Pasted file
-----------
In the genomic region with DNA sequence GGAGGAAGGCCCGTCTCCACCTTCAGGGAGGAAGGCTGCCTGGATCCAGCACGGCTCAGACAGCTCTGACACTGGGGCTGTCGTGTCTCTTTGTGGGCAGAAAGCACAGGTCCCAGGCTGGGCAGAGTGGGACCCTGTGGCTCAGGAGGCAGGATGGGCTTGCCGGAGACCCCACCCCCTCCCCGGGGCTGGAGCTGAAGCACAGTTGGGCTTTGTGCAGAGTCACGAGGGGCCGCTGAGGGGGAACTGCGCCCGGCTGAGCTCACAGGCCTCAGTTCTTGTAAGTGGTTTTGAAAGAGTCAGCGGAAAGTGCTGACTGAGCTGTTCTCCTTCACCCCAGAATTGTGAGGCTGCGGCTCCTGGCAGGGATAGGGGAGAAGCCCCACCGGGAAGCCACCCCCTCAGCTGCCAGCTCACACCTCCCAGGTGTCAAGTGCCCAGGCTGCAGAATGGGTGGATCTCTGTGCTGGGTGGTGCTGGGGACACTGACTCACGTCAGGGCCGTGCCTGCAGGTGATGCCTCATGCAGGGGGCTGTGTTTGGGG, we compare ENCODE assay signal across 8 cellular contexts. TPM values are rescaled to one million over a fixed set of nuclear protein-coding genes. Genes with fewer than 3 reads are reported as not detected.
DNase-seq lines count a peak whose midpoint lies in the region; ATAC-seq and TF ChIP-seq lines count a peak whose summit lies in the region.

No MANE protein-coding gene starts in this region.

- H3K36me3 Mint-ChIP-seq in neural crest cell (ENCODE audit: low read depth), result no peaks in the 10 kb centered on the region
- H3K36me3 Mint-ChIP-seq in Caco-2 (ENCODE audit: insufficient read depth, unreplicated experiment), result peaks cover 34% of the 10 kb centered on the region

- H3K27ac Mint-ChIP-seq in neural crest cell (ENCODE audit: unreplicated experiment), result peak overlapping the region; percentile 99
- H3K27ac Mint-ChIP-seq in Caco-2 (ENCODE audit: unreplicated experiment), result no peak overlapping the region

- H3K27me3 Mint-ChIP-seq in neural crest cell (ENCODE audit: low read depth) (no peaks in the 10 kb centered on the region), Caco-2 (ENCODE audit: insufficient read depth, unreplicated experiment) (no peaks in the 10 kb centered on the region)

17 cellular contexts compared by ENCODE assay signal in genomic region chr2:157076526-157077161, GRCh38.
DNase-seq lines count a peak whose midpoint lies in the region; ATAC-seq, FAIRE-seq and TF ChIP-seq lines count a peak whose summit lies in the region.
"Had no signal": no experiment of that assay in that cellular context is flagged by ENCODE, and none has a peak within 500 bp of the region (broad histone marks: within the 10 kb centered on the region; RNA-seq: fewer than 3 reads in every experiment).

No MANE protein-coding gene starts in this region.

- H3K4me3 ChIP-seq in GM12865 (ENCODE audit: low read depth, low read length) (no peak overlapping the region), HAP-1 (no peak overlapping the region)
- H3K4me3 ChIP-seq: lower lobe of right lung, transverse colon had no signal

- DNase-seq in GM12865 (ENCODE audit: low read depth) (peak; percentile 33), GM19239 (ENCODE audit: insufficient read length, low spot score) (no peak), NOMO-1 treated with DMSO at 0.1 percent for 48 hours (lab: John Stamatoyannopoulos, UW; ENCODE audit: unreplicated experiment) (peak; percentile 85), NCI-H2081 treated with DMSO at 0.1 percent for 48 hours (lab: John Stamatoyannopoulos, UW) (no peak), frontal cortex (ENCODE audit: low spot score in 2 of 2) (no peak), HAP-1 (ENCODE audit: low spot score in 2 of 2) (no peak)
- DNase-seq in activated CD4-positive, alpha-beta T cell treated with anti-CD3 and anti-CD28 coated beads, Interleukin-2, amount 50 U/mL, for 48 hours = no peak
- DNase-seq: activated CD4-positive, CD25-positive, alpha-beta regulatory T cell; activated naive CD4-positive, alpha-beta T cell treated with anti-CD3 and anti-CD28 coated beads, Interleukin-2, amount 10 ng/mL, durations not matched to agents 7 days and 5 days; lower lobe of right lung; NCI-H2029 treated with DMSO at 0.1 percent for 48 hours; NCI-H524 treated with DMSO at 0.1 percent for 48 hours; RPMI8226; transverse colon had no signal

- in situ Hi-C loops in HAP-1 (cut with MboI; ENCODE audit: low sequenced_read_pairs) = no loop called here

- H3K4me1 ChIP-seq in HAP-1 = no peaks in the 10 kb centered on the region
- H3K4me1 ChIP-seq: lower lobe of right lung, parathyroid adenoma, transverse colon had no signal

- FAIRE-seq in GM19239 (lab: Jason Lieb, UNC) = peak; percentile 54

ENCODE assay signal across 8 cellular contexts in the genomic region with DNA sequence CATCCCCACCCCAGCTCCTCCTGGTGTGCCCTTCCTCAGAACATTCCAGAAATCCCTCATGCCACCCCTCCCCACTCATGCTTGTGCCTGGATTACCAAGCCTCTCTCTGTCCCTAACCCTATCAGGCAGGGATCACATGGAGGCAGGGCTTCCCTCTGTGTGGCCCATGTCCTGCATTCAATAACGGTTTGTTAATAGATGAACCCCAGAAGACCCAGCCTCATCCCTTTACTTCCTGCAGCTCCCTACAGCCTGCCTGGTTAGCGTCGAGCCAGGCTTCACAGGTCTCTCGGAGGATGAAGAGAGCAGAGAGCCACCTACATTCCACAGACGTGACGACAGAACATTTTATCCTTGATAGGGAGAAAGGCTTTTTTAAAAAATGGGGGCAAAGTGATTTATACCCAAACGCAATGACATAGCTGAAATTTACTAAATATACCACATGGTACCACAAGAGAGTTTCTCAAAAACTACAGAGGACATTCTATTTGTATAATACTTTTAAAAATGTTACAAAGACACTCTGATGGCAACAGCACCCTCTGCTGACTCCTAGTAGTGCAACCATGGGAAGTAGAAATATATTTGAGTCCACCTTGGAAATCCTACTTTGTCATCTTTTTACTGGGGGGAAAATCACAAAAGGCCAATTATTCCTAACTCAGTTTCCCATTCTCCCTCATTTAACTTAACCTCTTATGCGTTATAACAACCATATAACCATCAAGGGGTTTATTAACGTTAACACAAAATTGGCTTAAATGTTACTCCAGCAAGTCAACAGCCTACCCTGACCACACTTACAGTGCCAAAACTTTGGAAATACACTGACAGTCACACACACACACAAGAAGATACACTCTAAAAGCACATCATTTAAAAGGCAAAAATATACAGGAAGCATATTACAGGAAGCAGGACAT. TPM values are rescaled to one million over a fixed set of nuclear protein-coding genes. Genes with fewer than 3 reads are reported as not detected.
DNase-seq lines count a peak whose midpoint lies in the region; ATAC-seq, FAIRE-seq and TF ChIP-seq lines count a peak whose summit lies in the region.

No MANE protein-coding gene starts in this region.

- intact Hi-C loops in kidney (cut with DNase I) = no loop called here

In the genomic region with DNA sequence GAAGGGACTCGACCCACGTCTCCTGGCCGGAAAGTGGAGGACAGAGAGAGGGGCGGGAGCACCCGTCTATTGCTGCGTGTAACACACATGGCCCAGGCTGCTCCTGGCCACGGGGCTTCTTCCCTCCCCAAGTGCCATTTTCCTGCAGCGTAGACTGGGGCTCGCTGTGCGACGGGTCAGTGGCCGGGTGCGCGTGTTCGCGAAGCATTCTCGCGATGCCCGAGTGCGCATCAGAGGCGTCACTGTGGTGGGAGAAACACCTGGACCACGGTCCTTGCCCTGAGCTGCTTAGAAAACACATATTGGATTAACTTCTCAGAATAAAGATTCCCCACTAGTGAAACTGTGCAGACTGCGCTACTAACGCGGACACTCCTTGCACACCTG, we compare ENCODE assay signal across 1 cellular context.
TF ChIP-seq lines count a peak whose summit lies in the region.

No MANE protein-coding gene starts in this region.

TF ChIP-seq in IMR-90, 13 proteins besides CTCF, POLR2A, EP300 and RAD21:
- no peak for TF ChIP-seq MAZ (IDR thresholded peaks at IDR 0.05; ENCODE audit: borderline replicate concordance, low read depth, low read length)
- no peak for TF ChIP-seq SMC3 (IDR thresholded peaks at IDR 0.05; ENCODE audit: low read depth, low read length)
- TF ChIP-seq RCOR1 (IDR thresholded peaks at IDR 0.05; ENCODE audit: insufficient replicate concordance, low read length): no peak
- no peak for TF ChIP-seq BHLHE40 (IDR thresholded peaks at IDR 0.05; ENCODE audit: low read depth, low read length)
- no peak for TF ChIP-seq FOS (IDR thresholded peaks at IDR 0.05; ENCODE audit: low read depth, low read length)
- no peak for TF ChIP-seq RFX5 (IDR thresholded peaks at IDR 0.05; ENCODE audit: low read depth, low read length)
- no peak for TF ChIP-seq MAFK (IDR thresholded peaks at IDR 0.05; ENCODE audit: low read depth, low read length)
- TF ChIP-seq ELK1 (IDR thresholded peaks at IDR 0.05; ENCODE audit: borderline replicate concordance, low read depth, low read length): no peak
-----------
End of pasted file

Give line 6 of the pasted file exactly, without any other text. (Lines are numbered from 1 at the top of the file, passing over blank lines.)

- H3K27ac Mint-ChIP-seq in neural crest cell (ENCODE audit: unreplicated experiment), result peak overlapping the region; percentile 99